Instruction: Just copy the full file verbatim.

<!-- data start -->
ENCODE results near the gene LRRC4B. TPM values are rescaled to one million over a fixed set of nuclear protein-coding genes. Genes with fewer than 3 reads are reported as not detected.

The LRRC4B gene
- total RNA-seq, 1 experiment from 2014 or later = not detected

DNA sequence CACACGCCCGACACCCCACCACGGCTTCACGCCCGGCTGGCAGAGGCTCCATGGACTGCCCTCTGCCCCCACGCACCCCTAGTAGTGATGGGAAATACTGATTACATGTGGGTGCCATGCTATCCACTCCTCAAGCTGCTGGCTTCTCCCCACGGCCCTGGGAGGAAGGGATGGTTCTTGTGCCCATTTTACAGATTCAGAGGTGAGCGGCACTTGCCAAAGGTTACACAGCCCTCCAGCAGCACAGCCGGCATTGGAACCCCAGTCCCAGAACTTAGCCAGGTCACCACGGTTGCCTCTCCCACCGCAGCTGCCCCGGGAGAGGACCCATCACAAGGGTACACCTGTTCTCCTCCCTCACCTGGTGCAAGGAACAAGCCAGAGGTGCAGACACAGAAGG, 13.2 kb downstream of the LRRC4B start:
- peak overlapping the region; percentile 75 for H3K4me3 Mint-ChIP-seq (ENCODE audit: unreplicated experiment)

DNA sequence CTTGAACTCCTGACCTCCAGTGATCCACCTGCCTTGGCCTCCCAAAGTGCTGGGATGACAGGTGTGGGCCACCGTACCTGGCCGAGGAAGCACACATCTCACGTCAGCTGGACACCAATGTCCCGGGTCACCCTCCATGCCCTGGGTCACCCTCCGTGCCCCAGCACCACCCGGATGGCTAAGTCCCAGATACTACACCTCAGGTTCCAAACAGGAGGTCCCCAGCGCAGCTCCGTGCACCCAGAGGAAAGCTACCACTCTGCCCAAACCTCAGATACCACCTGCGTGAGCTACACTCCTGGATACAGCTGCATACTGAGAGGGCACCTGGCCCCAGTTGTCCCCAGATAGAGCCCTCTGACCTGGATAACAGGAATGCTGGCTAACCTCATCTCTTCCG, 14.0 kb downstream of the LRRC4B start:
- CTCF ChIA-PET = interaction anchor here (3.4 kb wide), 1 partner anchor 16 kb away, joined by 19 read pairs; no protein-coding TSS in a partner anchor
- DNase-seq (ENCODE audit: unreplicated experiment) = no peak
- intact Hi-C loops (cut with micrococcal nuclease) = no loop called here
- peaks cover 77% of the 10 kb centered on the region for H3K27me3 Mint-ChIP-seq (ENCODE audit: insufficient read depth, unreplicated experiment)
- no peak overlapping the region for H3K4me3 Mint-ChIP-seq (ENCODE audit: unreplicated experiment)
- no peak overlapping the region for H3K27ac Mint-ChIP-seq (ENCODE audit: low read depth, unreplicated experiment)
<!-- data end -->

ENCODE results near the gene LRRC4B. TPM values are rescaled to one million over a fixed set of nuclear protein-coding genes. Genes with fewer than 3 reads are reported as not detected.

The LRRC4B gene
- total RNA-seq, 1 experiment from 2014 or later = not detected

DNA sequence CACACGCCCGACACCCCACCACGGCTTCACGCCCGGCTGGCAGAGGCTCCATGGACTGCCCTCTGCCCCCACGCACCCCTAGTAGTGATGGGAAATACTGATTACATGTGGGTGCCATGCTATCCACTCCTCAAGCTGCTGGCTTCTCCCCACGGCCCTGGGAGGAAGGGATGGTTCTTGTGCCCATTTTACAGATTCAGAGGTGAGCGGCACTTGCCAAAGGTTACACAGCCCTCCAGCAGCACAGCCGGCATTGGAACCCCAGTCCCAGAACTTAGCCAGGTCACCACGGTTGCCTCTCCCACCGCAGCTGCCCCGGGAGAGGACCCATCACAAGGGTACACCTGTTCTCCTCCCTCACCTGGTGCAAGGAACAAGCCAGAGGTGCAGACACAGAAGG, 13.2 kb downstream of the LRRC4B start:
- peak overlapping the region; percentile 75 for H3K4me3 Mint-ChIP-seq (ENCODE audit: unreplicated experiment)

DNA sequence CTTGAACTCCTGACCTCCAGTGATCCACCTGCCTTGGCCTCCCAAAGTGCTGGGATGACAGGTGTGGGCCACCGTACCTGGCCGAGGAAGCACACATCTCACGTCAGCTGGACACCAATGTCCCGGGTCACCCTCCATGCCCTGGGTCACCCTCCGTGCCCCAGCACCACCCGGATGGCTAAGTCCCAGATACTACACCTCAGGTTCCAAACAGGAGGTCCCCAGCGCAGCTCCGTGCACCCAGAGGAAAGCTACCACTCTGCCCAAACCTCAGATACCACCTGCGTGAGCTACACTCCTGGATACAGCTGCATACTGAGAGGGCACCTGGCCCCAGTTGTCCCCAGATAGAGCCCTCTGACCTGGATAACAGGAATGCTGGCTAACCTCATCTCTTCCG, 14.0 kb downstream of the LRRC4B start:
- CTCF ChIA-PET = interaction anchor here (3.4 kb wide), 1 partner anchor 16 kb away, joined by 19 read pairs; no protein-coding TSS in a partner anchor
- DNase-seq (ENCODE audit: unreplicated experiment) = no peak
- intact Hi-C loops (cut with micrococcal nuclease) = no loop called here
- peaks cover 77% of the 10 kb centered on the region for H3K27me3 Mint-ChIP-seq (ENCODE audit: insufficient read depth, unreplicated experiment)
- no peak overlapping the region for H3K4me3 Mint-ChIP-seq (ENCODE audit: unreplicated experiment)
- no peak overlapping the region for H3K27ac Mint-ChIP-seq (ENCODE audit: low read depth, unreplicated experiment)